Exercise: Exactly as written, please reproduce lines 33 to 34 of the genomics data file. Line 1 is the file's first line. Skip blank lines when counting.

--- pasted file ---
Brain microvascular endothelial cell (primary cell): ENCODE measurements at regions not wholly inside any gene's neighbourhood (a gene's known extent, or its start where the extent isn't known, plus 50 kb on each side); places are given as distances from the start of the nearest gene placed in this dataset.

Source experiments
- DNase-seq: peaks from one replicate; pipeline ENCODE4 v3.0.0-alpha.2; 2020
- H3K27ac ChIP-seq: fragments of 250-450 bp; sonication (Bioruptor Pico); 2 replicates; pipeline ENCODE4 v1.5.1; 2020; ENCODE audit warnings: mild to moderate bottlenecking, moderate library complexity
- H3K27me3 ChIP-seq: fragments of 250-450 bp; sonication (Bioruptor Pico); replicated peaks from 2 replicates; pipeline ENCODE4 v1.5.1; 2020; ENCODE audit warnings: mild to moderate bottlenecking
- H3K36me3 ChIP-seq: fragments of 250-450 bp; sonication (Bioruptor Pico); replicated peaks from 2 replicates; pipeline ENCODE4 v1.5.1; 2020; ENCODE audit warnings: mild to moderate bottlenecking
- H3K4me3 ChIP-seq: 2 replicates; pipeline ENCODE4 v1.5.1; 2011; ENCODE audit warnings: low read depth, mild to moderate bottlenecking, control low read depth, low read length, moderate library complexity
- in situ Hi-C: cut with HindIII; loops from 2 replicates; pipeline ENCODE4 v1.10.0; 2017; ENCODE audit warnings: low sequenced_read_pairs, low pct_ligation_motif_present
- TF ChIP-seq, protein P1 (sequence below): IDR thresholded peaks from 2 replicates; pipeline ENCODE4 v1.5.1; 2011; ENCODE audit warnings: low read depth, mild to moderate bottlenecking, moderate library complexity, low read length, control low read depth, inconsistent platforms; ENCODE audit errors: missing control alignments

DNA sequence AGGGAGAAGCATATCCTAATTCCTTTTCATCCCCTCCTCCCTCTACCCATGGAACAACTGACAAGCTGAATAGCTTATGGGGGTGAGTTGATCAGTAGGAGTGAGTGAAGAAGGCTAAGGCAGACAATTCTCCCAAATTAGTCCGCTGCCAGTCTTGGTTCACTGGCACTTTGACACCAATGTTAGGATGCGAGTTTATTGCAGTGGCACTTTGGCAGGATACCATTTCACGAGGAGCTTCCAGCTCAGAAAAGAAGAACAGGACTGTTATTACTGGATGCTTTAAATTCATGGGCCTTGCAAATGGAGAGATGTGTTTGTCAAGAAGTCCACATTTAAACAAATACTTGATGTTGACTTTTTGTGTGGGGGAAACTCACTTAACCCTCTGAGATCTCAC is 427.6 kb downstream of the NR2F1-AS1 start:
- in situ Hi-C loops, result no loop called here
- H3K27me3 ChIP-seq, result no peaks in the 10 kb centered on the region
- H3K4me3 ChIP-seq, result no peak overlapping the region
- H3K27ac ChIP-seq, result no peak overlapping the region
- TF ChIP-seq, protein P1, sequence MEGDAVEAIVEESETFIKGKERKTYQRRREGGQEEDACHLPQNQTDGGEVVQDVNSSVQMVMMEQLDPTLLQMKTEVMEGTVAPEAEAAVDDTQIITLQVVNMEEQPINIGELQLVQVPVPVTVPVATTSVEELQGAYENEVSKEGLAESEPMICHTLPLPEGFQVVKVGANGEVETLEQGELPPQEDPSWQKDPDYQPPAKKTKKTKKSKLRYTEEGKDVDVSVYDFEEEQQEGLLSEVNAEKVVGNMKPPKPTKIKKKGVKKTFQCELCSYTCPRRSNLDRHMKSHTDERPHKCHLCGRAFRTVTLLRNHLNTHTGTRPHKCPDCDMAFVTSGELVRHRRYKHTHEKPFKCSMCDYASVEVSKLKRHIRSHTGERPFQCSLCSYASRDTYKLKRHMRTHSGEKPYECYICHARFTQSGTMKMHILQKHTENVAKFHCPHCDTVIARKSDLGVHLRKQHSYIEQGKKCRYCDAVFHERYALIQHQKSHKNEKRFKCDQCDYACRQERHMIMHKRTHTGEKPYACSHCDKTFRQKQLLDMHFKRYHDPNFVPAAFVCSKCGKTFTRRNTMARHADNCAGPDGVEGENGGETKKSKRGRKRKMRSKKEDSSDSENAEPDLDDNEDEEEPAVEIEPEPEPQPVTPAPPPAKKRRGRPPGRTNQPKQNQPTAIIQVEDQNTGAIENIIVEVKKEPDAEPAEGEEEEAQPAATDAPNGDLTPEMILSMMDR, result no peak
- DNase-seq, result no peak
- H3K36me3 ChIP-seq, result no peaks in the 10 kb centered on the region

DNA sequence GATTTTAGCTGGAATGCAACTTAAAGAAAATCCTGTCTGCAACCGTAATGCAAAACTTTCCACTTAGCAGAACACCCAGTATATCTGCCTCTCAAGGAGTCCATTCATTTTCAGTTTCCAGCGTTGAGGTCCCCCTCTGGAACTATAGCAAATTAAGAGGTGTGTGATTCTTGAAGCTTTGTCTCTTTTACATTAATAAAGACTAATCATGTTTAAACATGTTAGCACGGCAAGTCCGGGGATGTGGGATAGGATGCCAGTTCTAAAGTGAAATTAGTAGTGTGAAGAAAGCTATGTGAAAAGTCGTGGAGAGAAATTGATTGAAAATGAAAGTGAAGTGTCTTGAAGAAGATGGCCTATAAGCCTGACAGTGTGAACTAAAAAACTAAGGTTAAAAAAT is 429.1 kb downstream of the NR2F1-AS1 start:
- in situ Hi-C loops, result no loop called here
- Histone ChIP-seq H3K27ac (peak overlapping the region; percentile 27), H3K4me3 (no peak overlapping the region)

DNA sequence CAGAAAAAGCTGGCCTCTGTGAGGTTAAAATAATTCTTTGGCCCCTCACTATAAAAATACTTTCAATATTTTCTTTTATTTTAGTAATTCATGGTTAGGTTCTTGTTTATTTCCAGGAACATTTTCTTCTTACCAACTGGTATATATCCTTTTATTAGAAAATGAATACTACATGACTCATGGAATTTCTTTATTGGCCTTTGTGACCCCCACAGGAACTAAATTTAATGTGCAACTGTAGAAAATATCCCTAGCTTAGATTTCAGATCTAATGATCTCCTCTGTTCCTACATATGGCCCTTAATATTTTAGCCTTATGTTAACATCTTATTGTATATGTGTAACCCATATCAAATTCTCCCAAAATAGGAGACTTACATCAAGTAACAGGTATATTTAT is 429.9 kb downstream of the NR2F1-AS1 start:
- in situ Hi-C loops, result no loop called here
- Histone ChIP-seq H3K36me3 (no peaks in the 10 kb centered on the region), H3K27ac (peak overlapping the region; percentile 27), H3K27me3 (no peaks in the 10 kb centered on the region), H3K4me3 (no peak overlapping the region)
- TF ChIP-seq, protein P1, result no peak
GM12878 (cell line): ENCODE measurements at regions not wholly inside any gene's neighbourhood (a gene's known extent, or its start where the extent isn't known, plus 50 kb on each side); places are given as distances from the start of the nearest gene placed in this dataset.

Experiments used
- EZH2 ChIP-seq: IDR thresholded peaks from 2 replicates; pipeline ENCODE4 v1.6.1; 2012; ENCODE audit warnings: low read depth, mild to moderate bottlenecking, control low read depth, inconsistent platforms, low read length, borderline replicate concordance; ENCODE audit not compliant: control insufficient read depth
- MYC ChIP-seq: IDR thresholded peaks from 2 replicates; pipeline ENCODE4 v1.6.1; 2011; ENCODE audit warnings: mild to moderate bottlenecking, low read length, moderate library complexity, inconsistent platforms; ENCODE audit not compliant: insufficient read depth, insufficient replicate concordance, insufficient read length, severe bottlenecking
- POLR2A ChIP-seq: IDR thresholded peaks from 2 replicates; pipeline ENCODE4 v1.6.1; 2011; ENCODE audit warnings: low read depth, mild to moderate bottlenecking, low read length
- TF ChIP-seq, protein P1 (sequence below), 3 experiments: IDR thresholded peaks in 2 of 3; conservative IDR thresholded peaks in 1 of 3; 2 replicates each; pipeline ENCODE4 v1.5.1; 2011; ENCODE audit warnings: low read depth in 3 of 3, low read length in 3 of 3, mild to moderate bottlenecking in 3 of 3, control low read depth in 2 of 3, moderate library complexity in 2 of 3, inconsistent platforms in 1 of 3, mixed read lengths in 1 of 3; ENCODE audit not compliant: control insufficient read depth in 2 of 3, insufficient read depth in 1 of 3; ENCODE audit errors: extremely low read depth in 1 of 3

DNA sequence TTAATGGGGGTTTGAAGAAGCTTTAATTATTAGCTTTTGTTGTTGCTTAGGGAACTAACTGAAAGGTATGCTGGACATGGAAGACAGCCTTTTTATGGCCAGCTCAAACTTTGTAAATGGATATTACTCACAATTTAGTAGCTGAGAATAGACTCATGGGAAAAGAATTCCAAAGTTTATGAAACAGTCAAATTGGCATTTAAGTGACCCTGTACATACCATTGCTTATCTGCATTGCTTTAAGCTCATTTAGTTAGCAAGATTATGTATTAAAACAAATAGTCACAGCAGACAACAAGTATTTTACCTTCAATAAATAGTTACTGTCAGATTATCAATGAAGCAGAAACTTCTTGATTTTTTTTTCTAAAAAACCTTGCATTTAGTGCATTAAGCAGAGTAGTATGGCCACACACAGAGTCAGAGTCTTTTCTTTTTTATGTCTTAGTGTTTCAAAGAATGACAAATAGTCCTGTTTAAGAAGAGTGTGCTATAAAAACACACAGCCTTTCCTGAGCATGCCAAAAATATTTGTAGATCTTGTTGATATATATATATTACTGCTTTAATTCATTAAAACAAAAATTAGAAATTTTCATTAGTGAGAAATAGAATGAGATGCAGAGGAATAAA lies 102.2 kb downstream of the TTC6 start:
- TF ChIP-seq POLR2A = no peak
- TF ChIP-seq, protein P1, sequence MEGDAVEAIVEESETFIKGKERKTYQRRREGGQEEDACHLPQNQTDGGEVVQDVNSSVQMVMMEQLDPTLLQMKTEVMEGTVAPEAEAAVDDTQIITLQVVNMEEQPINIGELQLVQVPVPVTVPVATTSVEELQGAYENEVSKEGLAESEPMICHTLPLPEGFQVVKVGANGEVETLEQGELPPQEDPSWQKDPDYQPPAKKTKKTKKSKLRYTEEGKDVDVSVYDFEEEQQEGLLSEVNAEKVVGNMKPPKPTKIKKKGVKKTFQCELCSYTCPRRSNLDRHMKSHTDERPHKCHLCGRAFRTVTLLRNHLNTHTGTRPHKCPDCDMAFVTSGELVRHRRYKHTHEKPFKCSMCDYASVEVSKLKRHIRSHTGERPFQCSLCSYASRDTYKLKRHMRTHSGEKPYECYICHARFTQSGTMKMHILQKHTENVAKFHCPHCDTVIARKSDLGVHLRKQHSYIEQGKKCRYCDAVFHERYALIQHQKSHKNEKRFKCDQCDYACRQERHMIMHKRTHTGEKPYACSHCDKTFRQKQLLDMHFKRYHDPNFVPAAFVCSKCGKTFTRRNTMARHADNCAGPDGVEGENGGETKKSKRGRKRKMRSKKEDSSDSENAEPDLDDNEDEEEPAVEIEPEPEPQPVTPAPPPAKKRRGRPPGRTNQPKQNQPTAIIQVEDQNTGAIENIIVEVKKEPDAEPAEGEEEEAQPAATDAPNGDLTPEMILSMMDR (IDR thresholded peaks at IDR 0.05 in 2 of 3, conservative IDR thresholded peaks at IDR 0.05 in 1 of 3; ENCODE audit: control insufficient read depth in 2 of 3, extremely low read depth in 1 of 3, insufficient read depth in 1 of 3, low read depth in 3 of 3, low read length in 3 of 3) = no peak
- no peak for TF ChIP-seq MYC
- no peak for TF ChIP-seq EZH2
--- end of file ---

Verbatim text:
- TF ChIP-seq, protein P1, sequence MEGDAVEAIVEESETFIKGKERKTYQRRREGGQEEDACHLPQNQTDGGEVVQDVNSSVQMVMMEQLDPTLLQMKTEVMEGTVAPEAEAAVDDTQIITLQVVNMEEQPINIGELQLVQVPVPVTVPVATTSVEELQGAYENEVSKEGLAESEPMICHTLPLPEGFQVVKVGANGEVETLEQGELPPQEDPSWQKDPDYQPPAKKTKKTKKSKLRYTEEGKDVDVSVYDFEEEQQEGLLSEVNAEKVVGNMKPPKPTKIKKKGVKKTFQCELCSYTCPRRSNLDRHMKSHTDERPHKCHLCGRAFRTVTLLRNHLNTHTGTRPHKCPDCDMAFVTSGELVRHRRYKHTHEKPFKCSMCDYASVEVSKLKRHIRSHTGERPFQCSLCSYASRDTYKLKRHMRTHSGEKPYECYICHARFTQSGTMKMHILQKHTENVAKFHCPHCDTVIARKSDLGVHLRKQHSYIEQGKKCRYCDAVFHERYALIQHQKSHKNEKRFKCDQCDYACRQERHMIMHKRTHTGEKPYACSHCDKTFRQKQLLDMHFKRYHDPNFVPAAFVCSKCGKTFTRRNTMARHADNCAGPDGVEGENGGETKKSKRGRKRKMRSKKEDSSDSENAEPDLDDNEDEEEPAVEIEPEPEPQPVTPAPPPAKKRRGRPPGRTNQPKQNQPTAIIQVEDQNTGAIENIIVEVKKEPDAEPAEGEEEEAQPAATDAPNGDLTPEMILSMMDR (IDR thresholded peaks at IDR 0.05 in 2 of 3, conservative IDR thresholded peaks at IDR 0.05 in 1 of 3; ENCODE audit: control insufficient read depth in 2 of 3, extremely low read depth in 1 of 3, insufficient read depth in 1 of 3, low read depth in 3 of 3, low read length in 3 of 3) = no peak
- no peak for TF ChIP-seq MYC